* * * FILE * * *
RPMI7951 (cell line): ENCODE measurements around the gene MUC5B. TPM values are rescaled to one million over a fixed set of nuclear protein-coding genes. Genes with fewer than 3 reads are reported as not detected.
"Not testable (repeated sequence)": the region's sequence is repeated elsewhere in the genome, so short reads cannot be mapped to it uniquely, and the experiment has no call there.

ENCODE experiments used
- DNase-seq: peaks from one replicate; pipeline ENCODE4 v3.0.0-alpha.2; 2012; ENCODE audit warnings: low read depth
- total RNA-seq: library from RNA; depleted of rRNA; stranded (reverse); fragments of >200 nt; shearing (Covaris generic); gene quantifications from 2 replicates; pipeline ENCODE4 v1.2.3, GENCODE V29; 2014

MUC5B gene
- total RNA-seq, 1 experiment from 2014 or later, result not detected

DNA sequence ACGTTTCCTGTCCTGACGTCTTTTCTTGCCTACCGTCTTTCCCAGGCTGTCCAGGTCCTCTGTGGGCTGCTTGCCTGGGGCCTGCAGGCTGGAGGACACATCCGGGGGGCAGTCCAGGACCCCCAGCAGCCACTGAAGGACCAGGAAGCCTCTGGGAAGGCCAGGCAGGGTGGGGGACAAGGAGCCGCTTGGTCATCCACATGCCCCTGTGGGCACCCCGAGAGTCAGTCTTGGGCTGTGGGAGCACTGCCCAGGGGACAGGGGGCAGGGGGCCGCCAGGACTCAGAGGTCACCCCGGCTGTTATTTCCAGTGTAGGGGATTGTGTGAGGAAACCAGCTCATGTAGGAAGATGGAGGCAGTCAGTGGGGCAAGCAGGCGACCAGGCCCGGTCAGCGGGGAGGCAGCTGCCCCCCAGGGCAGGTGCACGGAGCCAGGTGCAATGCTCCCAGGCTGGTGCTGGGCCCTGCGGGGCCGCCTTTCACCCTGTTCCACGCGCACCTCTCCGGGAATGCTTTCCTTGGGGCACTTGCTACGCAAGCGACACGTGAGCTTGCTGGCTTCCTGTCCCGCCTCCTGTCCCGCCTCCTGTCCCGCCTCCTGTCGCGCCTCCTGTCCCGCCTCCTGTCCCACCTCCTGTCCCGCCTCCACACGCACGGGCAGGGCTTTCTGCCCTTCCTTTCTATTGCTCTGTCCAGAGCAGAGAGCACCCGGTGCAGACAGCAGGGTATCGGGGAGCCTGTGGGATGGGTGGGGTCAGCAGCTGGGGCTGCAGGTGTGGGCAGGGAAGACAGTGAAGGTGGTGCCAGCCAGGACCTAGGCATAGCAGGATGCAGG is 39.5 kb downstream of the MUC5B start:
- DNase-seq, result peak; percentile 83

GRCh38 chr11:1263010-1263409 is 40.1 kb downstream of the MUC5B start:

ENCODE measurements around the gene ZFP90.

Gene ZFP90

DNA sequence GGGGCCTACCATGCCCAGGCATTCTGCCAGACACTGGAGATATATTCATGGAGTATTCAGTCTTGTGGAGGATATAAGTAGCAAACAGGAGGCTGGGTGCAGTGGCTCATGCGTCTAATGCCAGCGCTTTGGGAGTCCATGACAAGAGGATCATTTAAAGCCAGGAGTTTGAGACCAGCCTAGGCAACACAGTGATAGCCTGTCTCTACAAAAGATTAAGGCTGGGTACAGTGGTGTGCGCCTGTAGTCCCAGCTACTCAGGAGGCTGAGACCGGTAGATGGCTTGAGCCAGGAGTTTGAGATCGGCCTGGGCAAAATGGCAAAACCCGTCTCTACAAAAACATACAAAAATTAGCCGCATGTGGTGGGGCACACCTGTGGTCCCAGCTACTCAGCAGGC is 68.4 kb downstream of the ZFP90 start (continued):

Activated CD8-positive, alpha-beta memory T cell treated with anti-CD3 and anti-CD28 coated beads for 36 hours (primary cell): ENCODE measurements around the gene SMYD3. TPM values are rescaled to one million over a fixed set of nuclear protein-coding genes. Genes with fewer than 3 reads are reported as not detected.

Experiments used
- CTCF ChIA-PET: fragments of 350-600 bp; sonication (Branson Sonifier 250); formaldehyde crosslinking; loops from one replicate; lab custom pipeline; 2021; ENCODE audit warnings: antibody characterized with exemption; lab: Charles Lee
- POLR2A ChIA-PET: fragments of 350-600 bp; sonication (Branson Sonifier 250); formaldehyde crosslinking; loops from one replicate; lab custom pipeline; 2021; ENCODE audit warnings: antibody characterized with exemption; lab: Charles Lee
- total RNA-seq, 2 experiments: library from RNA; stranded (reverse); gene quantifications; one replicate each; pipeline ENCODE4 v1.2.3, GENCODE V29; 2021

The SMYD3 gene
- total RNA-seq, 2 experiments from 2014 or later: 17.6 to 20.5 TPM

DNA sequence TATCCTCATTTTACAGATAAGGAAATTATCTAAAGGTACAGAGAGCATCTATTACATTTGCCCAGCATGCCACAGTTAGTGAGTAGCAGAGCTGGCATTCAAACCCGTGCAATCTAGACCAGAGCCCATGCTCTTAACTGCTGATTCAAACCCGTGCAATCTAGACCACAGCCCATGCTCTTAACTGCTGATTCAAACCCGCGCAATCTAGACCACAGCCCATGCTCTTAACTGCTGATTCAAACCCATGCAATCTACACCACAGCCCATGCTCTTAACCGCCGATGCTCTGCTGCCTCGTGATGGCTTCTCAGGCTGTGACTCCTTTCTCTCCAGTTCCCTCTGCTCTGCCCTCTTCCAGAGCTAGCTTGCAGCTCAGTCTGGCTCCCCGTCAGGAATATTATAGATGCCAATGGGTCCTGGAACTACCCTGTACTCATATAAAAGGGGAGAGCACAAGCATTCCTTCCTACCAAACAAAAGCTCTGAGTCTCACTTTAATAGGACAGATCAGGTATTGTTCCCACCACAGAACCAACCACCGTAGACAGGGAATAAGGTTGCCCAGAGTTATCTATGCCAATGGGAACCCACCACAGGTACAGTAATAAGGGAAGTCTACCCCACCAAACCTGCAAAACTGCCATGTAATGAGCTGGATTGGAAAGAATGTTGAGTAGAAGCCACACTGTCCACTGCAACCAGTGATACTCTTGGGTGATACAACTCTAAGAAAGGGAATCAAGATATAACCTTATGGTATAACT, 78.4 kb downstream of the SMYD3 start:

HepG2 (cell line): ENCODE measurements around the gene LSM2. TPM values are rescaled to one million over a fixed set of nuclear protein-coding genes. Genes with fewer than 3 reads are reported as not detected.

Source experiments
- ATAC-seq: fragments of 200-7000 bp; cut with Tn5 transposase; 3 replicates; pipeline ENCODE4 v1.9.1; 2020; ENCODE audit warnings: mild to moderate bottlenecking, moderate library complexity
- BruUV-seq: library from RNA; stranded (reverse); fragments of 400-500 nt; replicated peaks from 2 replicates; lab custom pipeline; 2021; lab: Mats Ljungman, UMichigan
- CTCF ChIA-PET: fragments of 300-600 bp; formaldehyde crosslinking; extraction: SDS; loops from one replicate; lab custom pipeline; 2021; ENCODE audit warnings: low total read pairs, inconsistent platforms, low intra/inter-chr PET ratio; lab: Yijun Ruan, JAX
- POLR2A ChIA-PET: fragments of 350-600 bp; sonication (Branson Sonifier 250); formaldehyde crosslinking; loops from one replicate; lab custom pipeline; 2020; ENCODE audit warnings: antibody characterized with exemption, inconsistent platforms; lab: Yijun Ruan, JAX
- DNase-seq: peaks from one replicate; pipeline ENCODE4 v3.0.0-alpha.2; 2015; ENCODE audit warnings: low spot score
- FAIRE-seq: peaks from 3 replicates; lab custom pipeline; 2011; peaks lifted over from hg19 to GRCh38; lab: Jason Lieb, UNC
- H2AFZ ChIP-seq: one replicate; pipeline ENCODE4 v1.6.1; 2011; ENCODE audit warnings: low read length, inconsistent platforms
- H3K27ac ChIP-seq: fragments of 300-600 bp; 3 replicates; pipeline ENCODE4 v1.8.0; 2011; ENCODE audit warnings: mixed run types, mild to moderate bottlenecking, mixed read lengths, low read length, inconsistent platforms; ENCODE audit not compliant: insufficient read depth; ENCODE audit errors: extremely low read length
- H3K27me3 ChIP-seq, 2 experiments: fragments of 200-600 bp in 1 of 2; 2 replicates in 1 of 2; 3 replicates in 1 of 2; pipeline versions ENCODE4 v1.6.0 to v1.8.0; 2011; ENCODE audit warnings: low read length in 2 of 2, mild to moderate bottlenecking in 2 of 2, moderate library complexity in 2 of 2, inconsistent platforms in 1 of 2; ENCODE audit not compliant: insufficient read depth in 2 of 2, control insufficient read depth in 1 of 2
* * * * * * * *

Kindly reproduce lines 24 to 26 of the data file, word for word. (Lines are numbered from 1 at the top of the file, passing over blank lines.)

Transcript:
- ATAC-seq: fragments of 200-7000 bp; cut with Tn5 transposase; 3 replicates; pipeline ENCODE4 v1.9.1; 2020; ENCODE audit warnings: mild to moderate bottlenecking, moderate library complexity
- BruUV-seq: library from RNA; stranded (reverse); fragments of 400-500 nt; replicated peaks from 2 replicates; lab custom pipeline; 2021; lab: Mats Ljungman, UMichigan
- CTCF ChIA-PET: fragments of 300-600 bp; formaldehyde crosslinking; extraction: SDS; loops from one replicate; lab custom pipeline; 2021; ENCODE audit warnings: low total read pairs, inconsistent platforms, low intra/inter-chr PET ratio; lab: Yijun Ruan, JAX